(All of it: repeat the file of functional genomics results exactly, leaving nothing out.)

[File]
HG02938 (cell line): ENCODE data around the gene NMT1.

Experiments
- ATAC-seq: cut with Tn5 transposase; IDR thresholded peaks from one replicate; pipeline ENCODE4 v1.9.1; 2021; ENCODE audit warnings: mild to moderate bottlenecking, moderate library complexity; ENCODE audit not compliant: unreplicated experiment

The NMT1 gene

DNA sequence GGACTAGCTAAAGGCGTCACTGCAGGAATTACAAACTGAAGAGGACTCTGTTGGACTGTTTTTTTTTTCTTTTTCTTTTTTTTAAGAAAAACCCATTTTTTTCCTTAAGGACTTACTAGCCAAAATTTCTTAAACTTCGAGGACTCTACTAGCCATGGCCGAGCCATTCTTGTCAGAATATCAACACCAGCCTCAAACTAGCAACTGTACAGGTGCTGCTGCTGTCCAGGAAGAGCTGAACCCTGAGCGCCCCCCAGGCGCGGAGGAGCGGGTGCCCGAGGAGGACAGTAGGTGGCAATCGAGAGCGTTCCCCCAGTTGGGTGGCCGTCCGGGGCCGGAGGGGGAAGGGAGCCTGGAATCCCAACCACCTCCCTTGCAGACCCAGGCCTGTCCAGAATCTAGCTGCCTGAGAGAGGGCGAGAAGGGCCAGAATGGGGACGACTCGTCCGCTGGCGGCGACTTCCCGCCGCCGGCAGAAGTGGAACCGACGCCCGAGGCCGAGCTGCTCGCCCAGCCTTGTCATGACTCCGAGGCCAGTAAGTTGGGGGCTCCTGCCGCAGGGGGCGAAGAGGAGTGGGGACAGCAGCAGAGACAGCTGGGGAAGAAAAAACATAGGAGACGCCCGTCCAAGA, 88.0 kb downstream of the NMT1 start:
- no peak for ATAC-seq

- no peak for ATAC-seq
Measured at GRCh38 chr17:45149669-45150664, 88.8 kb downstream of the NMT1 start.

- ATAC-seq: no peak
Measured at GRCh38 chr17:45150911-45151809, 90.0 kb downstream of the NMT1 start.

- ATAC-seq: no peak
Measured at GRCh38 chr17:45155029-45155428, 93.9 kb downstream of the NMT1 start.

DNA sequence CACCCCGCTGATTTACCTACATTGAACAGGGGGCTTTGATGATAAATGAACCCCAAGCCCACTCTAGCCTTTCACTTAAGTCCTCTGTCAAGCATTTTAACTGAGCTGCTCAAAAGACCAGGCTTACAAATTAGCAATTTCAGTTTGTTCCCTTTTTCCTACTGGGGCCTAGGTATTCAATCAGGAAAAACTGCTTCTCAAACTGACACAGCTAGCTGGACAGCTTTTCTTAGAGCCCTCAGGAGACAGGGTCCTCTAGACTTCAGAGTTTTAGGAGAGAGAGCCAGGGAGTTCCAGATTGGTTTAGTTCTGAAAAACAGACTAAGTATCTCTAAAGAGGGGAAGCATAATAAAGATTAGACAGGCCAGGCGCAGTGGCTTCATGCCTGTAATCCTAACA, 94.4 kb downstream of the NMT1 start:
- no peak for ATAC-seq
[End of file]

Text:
HG02938 (cell line): ENCODE data around the gene NMT1.

Experiments
- ATAC-seq: cut with Tn5 transposase; IDR thresholded peaks from one replicate; pipeline ENCODE4 v1.9.1; 2021; ENCODE audit warnings: mild to moderate bottlenecking, moderate library complexity; ENCODE audit not compliant: unreplicated experiment

The NMT1 gene

DNA sequence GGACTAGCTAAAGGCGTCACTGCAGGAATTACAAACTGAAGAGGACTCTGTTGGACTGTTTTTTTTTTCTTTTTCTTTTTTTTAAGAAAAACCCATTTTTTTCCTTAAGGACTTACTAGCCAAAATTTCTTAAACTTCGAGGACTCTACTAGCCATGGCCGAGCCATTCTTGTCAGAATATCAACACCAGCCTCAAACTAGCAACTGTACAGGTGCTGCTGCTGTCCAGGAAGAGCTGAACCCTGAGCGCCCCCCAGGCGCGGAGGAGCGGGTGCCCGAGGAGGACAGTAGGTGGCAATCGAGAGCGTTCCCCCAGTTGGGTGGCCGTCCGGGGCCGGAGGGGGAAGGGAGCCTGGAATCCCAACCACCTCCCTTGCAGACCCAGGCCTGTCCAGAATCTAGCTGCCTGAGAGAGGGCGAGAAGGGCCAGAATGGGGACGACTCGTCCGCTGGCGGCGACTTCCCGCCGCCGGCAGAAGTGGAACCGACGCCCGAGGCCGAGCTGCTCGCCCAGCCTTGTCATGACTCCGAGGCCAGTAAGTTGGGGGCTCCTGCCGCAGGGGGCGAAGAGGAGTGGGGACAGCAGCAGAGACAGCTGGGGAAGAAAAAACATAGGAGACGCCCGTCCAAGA, 88.0 kb downstream of the NMT1 start:
- no peak for ATAC-seq

- no peak for ATAC-seq
Measured at GRCh38 chr17:45149669-45150664, 88.8 kb downstream of the NMT1 start.

- ATAC-seq: no peak
Measured at GRCh38 chr17:45150911-45151809, 90.0 kb downstream of the NMT1 start.

- ATAC-seq: no peak
Measured at GRCh38 chr17:45155029-45155428, 93.9 kb downstream of the NMT1 start.

DNA sequence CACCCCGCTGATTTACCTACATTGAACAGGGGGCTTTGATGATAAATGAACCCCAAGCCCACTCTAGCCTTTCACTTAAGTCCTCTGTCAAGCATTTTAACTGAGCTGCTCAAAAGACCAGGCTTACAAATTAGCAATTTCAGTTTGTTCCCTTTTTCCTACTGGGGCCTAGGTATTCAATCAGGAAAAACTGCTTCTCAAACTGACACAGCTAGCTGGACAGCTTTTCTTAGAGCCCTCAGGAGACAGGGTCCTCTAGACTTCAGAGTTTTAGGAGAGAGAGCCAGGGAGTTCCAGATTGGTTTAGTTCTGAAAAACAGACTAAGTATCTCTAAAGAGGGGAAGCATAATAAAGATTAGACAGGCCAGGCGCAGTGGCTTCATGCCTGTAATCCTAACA, 94.4 kb downstream of the NMT1 start:
- no peak for ATAC-seq